-Ai ladki, why is it dark in here? Saving electricity? Has it come to that?
- All the lights are on, Ammi. Even the table lamp.
- So, you think that I see darkness where there is light, is it? No, no, I havenít taken leave of my senses yet. But yes, it is a different matter if you people can see silver snakes in the dark.
Why are you silent? Afraid of saying something?
Even Susan canít see.
What are you people afraid of?
- Ammu, relax. Arenít you suffering enough?
- Youíre right. But donít forget, I havenít let illness depress me. Otherwise, it wouldíve sucked me dry by now.
Tell me, why are you looking away?
- The door of my cage is already open. One knock and out Iíll fly. But listen to me. I am holding on. Disease and sickness are great enemies of man ó they can shatter the relationship between the mind and the body. Even oneís own body has no odour. Medicines get into the blood and shrink the body to a dry reed. I donít know whatís got into my head.
Ladki, this reeks of illness. All that I had, seems to have disappeared...
- Should I burn some incense?
- No. Have you taken leave of your senses? This is a patientís room. Not a prayer room. You may put some roses in the flower vase; they are fragrant.
Where did I see so many big red roses? Just canít seem to remember? I hope my brain cells arenít dead!
- Ammu, donít worry about all that. One sees flowers everywhere. Itís not important to recall each and every place.
- The medicines are playing havoc inside. Iím confused. But tell me, what has come over you? Your voice doesnít have the same timbre. It is losing its mellowness.
- Ammu would you like to drink something cold?
- Youíve changed the topic! All right, go ahead. Anything will do ó anything from the generosity of your heart!
Ai ladki, listen to me, our roles have been reversed. You were my daughter, now you are my mother and I... But forget it... That patient of mine...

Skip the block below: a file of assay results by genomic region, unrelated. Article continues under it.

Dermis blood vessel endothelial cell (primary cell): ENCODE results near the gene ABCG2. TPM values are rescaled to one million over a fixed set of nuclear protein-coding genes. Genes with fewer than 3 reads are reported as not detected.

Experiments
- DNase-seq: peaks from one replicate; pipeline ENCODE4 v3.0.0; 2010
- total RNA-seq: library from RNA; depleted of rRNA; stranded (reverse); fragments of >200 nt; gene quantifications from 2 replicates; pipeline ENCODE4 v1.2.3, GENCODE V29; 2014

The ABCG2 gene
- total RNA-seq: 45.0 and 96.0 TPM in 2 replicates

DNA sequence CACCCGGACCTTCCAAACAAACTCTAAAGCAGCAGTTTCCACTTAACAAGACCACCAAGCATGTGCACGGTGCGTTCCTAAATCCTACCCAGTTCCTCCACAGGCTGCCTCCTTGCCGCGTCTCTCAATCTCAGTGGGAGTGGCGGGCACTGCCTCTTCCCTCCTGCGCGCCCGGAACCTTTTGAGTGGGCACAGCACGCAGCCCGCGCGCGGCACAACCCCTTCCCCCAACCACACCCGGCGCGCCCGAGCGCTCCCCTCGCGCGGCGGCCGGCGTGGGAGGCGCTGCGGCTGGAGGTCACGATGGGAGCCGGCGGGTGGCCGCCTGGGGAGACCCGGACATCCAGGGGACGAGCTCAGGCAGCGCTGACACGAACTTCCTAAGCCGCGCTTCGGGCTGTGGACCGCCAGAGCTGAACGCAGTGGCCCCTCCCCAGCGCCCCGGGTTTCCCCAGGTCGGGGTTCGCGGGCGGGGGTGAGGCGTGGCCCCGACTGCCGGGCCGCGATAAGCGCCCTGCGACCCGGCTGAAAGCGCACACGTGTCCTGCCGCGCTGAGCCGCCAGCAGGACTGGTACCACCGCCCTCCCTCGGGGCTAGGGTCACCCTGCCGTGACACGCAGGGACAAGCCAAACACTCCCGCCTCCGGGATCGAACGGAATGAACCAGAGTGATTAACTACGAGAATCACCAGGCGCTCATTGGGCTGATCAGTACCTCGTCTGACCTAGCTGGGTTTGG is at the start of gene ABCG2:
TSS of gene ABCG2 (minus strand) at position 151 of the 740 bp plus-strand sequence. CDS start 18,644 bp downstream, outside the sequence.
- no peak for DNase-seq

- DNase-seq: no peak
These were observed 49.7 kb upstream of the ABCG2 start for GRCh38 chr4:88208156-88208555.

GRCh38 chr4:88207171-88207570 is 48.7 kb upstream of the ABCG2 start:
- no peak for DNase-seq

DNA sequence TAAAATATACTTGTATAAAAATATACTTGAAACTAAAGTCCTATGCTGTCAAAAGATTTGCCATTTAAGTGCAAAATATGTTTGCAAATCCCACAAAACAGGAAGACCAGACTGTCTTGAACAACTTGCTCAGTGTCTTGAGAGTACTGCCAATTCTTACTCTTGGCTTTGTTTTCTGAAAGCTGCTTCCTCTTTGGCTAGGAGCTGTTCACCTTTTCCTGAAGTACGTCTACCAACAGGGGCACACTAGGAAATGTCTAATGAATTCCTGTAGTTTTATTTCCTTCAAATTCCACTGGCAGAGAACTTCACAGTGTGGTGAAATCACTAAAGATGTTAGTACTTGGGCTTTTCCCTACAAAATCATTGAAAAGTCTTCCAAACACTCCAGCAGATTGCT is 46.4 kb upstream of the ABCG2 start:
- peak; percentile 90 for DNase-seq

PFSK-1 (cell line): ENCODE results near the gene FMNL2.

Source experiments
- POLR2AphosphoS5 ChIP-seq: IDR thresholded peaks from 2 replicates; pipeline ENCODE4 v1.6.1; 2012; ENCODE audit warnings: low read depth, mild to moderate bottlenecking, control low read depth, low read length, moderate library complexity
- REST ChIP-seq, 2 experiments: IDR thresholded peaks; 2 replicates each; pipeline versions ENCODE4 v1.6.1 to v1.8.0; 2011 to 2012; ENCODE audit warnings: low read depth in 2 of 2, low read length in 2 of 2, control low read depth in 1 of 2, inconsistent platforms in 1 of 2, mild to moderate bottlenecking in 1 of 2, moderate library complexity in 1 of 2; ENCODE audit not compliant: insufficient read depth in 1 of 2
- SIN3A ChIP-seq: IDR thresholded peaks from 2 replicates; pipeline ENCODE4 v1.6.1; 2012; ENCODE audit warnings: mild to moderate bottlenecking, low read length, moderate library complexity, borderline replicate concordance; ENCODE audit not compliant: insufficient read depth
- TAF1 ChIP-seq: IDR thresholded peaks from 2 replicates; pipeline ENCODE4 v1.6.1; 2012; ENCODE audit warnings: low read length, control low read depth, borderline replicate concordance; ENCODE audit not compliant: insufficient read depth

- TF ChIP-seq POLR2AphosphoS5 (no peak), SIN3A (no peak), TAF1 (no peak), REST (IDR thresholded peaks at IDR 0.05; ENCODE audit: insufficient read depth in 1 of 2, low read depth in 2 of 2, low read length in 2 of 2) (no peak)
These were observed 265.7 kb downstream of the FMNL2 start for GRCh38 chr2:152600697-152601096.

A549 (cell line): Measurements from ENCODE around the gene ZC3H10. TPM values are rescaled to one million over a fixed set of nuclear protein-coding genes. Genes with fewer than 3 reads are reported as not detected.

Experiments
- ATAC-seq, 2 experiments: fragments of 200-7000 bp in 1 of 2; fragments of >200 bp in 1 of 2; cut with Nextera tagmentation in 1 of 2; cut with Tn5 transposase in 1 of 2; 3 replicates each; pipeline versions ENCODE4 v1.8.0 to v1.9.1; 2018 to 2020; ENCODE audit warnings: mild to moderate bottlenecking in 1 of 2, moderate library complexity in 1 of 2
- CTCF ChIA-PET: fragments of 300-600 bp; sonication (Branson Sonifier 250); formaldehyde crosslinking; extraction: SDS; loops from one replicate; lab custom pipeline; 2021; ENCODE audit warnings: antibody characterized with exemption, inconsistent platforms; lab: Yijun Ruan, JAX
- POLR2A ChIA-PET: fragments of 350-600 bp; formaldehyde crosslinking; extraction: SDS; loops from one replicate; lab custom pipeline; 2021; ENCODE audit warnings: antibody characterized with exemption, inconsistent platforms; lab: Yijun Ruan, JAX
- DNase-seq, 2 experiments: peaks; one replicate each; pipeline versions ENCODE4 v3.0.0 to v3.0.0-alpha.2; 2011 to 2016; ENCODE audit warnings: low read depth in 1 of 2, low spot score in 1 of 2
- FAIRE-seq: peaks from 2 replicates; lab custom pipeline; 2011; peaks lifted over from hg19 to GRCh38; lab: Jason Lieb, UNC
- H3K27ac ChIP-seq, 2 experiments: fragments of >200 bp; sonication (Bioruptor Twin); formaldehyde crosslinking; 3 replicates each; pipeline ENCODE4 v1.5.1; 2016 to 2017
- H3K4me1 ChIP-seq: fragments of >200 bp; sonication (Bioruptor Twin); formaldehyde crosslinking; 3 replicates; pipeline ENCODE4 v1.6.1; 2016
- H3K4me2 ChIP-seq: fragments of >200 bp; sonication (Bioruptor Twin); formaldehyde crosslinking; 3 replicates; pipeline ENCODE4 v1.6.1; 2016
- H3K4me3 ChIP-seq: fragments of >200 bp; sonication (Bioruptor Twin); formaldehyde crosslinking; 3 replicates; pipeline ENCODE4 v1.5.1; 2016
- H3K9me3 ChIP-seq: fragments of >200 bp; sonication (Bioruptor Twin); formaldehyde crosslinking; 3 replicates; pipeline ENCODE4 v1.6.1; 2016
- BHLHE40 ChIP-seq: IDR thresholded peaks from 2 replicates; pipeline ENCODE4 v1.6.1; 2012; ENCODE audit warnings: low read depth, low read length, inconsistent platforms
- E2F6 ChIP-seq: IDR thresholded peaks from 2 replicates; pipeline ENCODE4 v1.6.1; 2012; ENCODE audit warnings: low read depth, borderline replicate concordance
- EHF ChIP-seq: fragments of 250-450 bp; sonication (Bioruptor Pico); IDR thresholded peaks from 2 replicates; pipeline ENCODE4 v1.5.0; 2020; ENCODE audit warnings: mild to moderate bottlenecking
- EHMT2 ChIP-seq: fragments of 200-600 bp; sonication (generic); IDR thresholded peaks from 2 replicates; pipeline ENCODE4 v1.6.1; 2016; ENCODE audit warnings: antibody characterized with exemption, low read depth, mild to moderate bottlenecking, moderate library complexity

- Who, Ammi!
I can understand my illness, but he canít. The soul has to leave the body somehow or the other.
Dozes off. Telephone rings. Ammu, startled - Who called?
- Someone from Chachaís house.
- Ai ladki, be specific, your chacha or mine?
- Chhotey Chacha called.
- Oh! my devar! You shouldíve put him on to me. Now he is more your chacha than my devar. You talk about him as if heís unrelated to me. Iím still alive and alert.
- Chacha asked about your health.
-I hope you are not exaggerating my illness to everybody. When I came here as a bride, he was very small. Maybe four or five years of age. Some mischievous girl placed him in my lap.
- Were you embarrassed?
- I was the bride, but he was just a child. My little devar! I fondled and kissed him. It was a charmed moment. The girls and the elderly women collapsed with laughter. My lap was filled with gifts ó coconuts, almonds, dried dates...
Itís enough to ask about an old personís health once a week. Iím going to be here for quite sometime.
Iíve worked hard to toughen this body. It will take time to give in. Are you listening?
- Ladki, there is no place for old people either in someoneís heart or in someoneís house. And here am I, occupying an entire room. After I am gone, spread a carpet and play your music here.
- Ammu, why must you say such things?
- No. Iím just beating my wings in vain.
I am glad you have looked after me in my last days. As your mother, I had to suckle you and as my daughter you had to drink my milk.
Ladki, our relationship is not merely one of flesh-and-blood, but of the soul. Both are intertwined. I donít know why you turned out to be so different.
Where are you going? Why have you got up? Sit with me for a while.
Ammu begins to doze. After a short nap - I dozed off. Your naniís face kept flickering before my eyes. I donít know how many years have passed since I dreamt of her. The same olive green dress and peeping through her odhni, her breasts.
I was wondering why I didnít suck a little more milk.
I was still young when my sister was born. I was entranced by the sight of my mother suckling her.
One day, mother finally asked ó hey you, why are you staring? When you were a baby, you too lay in my lap and sucked at my breast.
I asked ó May I have it once more?
Ma didnít get annoyed. She touched my chin and said ó Munniya, once a child stops drinking her motherís milk, she never does it again. Now itís your little sisterís turn. Donít crave for it. That is the law of nature. Youíll understand it all when you grow up.
Ladki, it seems as if it was only the other day. Mother was suckling my little sister.
With a child at oneís breast, all the three worlds seem steeped in ambrosia! Yes, a mother has to eat nutritious food. The child sucks it all.
Suddenly glaring at her daughter - How can you understand this miracle? Books canít tell you about it. One canít paint pictures by staring at walls. If that were possible, you wouldíve created so much. No ladki, apples canít grow on semal trees.